I'm excited for the new year, but the last thing we want to happen is a format getting stale. Modern is in a spot where it is fairly balanced right now, yet that doesn't mean there can't be cards reintroduced, at a similar power level to cards already in the format. Another important point to consider is if a card were to come off the banned list, which decks would it help or hurt. For instance, I was a big fan of unbanning Golgari Grave-Troll at the time it was unbanned, because there were no competitive Dredge decks doing well then.

Even after Golgari Grave-Troll was unbanned, Dredge saw virtually no play. It wasn't until recent printings of Prized Amalgam and Cathartic Reunion that made me wish that Golgari Grave-Troll stayed on the banned list. The point is that from Wizards' perspective we must consider not only the cards in existence, but also the ones which may be printed in the future when making an unbanning. Not knowing exactly what Wizards will print in the future myself, I will be making the case only taking into consideration the cards which are currently part of the Modern format.

Jace, the Mind Sculptor

This is one of the most individually powerful cards on the banned list, that is true. Perhaps the most influential and controversial planeswalker ever printed, Jace, the Mind Sculptor is hell of a card. It sees play in Legacy, and the Brainstorm effect is even better when placed in a deck with fetch lands. While the ability to draw cards is the most important aspect of the card, the other two modes are also used a fair bit as well. From this perspective, I am not making a very good case for unbanning Jace, the Mind Sculptor, so let me go over why it would be a good idea.

Blue control decks in Modern have been wanting help for some time. The unbanning of Ancestral Vision was supposed to unlock blue control and make them more threatening, but I would argue that still hasn't happened.

We are talking about a four-mana planeswalker here, and that mana cost means the card is a slow to get going. Right now, Modern is so fast that there are many decks that will laugh in the face of Jace, the Mind Sculptor. Decks like Dredge, Burn and Infect will be very happy if the opponent spends their fourth turn casting Jace, since more often than not the player casting the planeswalker will not get a chance to untap with it. What Jace, the Mind Sculptor would do is provide control decks more inevitability if they get to the late game, and I think that is fine.

If Jace, the Mind Sculptor were to be taken off the banned list there is another card that I think many players would like to see taken off at the same time.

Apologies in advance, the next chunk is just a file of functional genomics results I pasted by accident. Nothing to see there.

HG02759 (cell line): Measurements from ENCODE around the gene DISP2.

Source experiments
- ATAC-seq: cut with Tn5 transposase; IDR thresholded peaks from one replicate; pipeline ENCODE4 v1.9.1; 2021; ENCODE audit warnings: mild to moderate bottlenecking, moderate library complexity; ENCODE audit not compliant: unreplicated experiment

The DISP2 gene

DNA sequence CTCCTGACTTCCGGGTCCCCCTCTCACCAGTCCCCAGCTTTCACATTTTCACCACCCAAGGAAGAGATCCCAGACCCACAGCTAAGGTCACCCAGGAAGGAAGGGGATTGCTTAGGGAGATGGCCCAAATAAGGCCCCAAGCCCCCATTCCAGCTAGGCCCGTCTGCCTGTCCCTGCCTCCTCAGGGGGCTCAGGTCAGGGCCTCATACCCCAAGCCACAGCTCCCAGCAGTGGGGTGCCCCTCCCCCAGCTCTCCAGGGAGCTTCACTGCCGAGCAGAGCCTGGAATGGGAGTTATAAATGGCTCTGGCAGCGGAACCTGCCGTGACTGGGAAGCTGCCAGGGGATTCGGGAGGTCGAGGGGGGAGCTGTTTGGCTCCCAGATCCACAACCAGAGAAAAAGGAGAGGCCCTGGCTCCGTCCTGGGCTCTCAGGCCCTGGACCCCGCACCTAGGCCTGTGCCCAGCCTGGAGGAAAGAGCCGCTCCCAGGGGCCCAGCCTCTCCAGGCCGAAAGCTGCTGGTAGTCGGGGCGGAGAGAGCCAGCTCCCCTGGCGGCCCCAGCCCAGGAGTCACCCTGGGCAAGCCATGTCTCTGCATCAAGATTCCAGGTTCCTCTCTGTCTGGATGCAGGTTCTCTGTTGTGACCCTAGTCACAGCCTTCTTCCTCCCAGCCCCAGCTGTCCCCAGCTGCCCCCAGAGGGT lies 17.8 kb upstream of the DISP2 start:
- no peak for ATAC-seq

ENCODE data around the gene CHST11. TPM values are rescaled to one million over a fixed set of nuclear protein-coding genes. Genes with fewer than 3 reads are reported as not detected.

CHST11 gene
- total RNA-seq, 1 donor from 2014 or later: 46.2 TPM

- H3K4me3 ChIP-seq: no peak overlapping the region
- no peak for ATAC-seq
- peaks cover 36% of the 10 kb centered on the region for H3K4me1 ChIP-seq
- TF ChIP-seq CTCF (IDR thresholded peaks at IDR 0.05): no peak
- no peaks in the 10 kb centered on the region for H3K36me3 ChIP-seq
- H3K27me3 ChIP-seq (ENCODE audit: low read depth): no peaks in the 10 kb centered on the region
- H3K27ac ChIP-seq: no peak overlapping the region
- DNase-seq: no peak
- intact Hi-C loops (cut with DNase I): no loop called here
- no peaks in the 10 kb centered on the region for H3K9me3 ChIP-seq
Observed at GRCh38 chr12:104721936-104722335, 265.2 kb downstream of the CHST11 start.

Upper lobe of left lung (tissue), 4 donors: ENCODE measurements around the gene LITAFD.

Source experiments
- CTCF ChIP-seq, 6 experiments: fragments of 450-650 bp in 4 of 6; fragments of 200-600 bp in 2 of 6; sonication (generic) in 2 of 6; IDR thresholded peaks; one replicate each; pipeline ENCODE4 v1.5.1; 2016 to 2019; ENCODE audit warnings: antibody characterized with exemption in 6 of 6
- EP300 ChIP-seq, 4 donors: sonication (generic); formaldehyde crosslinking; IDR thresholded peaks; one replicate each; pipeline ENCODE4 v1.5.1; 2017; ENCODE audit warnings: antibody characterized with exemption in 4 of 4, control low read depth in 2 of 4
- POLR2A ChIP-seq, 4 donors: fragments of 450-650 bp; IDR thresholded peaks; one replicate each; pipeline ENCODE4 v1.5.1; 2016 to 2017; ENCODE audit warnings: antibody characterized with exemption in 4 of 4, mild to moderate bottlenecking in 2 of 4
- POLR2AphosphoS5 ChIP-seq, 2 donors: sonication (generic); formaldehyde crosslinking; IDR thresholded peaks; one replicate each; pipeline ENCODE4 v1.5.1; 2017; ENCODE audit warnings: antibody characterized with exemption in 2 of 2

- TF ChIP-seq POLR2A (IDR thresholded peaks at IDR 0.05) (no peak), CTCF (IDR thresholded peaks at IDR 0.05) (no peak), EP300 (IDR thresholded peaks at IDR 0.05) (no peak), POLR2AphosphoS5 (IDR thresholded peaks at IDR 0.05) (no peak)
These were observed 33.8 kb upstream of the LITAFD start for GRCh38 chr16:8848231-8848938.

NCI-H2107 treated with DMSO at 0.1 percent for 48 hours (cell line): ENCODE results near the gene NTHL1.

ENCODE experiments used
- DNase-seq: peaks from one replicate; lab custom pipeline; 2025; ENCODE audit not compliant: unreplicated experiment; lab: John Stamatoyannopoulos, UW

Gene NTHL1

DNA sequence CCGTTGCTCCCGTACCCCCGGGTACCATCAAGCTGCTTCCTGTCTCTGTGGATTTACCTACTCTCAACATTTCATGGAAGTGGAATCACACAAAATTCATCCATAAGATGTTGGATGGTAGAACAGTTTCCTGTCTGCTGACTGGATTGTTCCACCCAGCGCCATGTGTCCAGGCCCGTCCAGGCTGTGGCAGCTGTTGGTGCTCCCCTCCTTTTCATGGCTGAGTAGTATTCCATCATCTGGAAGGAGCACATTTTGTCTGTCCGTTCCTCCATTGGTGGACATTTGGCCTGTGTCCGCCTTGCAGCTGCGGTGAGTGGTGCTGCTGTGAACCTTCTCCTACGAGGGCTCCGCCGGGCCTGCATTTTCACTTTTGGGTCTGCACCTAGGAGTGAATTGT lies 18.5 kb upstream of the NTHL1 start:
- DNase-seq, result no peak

Bloodbraid Elf

Jace, the Mind Sculptor is less impactful if the turn after you Brainstorm with it your opponent casts Bloodbraid Elf and immediately kills it. I actually think Bloodbraid Elf is more dangerous for Modern than Jace, the Mind Sculptor, because it immediately fits into a tier one deck, specifically Jund. However, if Jace the Mind Sculptor were to be unbanned it is the exact type of card that is good against grindy decks like Jund, so without Bloodbraid Elf Jund would have a much tougher time combatting the unbanning of Jace, the Mind Sculptor. I believe unbanning both at the same time would be wise.

Like Jace, Bloodbraid Elf suffers from being a four-mana card. Currently, most Jund lists play a maximum of two four-mana plays, so Bloodbraid Elf would definitely up the mana curve. It would also make current versions of Jund more creatures dense, which would mean less early interaction for the aggro and combo decks. The other piece to Bloodbraid Elf is being able to manage cascade; there will be times when you cascade into an irrelevant card, and it just so happens that a vanilla creature, discard, or removal are only sometimes going to be good on boards late in Modern games.

Overall it is unclear just how much Bloodbraid Elf would actually improve Jund, though it would likely end up being played especially if Jace, the Mind Sculptor were also seeing play. Beyond Jund, Bloodbraid Elf could see play in other places as well, but in order to maximize the power level of Bloodbraid Elf having good cascade hits is very important. Perhaps we could see a Temur deck featuring Ancestral Vision and Bloodbraid Elf together?

Chrome Mox

I have never understood why Chrome Mox is banned. Sure, it saw play in the Dark Depths decks when that combo was legal, but Chrome Mox in general didn't see that much play in Extended. I think just having the word "Mox" in its name is scary, and that it is a zero-mana ramp spell, but that ramp comes at a steep cost. Since Chrome Mox was banned I haven't heard many players call for it to be unbanned, and I think that is because many players forget it is banned in the first place!